Shark Tank's Emma Grede: How Strong Organizations Use Inclusion as a Superpower

A group of businesspeople shake hands with each other in an office.

Inclusion is a business superpower that drives success and innovation, even in times of economic uncertainty.

Inclusive leadership is a business superpower. That's the leading theme of ADP's 2024 Women@Work summit keynote speech by Emma Grede, an entrepreneur and philanthropist who was the first Black woman to guest shark on ABC's "Shark Tank."

But in an era where declining investments in diversity, equity and inclusion (DE&I) see regular news coverage, Grede wants to shine a light on why these investments should remain a priority for HR leaders.

"The business case for the value of inclusion is already established," says Grede. "Company performance expands in almost every metric that matters, and organizations need talent that matches the world they operate in."

Grede wants HR leaders and administrators to know that work around inclusive leadership isn't over. And it's up to all of us to carry the torch into the future so the next generation can see a difference.

Here are three insights Grede shares about how to pioneer inclusive leadership in today's competitive business landscape.

Realize inclusion is personal

As a Black British mother of four, Grede emphasizes the personal impact that inclusive leadership has had on her and the inspiration she wants to offer the next generation. Witnessing progress in this space over the past decade has been inspirational and reassuring. But Grede wants to make sure employers continue to prioritize inclusion, especially in the face of the deprioritization of DE&I investments over the last few years.

"Early on in my career, I've seen what happens when inclusivity isn't prioritized," Grede says. "DE&I is often the first thing cut when a business faces economic challenges, but it's really a super power. Bringing attention to that is a responsibility I feel I owe to my children, my staff and the next generation to really push this conversation forward. I think about this topic from the point of view of race, gender, socioeconomic background and as a woman in business."

To make this connection within your organization, invite your employees to reflect on their relationship with inclusion. What identities, traits and characteristics have caused them to feel excluded, and what experiences do they have feeling valued and seen for their unique traits? Make inclusion personal to each person within your organization, and you'll find it grows deep, long-lasting roots.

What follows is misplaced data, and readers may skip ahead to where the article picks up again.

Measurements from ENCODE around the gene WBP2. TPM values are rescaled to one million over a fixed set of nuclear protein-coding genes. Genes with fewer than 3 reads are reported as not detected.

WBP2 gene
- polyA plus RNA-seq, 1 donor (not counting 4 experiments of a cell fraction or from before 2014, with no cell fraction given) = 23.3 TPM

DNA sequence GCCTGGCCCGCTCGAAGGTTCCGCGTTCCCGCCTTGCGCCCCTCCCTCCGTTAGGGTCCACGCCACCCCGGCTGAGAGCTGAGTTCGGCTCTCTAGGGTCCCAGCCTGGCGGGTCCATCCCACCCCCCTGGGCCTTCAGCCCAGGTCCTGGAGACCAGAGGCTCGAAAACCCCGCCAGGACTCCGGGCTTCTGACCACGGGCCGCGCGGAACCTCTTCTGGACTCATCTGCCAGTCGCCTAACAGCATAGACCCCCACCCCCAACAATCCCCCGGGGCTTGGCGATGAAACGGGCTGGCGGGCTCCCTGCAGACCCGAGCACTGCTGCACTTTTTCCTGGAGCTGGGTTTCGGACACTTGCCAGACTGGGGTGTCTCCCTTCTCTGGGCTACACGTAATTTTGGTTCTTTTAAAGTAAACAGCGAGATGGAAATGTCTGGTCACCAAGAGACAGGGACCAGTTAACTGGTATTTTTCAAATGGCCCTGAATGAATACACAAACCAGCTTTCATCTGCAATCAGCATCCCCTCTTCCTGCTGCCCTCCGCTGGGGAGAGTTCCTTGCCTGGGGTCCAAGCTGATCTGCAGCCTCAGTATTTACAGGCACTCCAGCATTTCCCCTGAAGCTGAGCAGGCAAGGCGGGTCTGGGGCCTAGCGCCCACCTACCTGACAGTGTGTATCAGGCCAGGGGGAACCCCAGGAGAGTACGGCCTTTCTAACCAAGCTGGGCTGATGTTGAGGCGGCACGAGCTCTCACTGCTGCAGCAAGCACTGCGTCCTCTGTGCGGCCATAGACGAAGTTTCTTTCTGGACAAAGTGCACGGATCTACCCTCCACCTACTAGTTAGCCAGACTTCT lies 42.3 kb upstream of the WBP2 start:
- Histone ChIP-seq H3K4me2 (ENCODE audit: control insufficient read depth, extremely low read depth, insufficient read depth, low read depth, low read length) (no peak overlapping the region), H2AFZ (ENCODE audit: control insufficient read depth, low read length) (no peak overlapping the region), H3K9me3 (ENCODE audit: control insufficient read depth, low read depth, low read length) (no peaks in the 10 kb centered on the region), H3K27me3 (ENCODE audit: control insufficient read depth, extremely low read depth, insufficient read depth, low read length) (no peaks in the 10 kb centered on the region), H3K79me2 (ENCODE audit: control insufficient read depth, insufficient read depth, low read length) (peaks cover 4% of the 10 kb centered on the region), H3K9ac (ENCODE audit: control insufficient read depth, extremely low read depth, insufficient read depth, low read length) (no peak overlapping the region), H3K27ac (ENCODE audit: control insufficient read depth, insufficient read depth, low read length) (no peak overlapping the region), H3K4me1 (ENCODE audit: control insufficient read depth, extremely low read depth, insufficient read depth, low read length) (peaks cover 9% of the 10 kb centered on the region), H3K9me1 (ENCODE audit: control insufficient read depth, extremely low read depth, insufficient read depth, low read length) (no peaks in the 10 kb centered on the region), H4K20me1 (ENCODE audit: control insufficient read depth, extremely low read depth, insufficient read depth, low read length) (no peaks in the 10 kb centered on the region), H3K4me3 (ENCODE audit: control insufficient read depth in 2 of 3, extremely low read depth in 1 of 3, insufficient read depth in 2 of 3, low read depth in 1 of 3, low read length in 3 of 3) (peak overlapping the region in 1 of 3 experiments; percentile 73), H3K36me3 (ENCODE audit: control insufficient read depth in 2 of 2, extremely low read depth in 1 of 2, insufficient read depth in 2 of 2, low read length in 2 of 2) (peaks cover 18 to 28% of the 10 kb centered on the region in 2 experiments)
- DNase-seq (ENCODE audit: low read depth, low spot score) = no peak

Reach for inclusivity in more than hiring

There are many opportunities for inclusivity to influence a business, and it's not just in hiring. Grede emphasizes how much inclusivity broadens an organization's ability to discover new opportunities, pursue them successfully and be commercially successful.

"At Good American, we make decisions about the growth of the business through the lens of inclusivity — beyond resourcing and HR," Grede says. "How are you making decisions? Who gets to make those decisions? Being more inclusive across the board, such as with product development, opens up our market reach and expands our opportunities for success."

To make this connection in your organization, expand your DE&I work beyond your hiring policies and practices. Bring inclusion into the conversation whenever you're interacting with executives across the company — from product development to marketing to operations to sales — so it's clear that the outcome of investing in it will benefit everyone.

Let inclusivity jump off the page

Grede points out that one of the most important things an organization can do is make inclusion a priority supported by the system, not just by executives and policies. Changing and challenging the culture of an organization is one of the hardest things you can do, so you need to reinforce it in the heart of our culture. Leaders need to be able to answer the question, "How do you incorporate inclusivity in your business and how decisions are made?"

"Measure the data and incentivize performance against it," Grede explains. "We're all incentivized against performance, and inclusivity is just another area that requires measurement to take responsibility and accountability for where you are in your journey. When everyone within your organization understands they will be measured against their ability to think inclusively, it is much easier to see the change you wish to see."

Grede shares five standards she maintains in her businesses that others can adopt to make this connection within your organization:

  • Prioritization
  • Systems creation
  • Accountability metrics
  • Consistent measurement of data
  • Incentivizing performance

These five factors together can deliver on the specificity and transparency an organization needs to see real results from inclusion efforts.

Taking inclusion beyond the buzz

Successful organizations know that inclusion is more than a trend. It's a business superpower that drives success and innovation, even during economic uncertainty. As HR leaders and administrators, your journey toward inclusion will always be ongoing. But so will the benefits of this approach: You'll gain innovation, performance and talent for an organization that reflects the diverse world we live in. By applying Grede's insights and championing inclusive leadership, you can navigate today's competitive business landscape with a vision for a brighter, more inclusive future.

Learn impactful strategies from one of the world's most influential businesswomen by watching Emma Grede's full diversity and inclusion talk. Also check out other ADP Women@Work sessions on data, mental health and gen Z.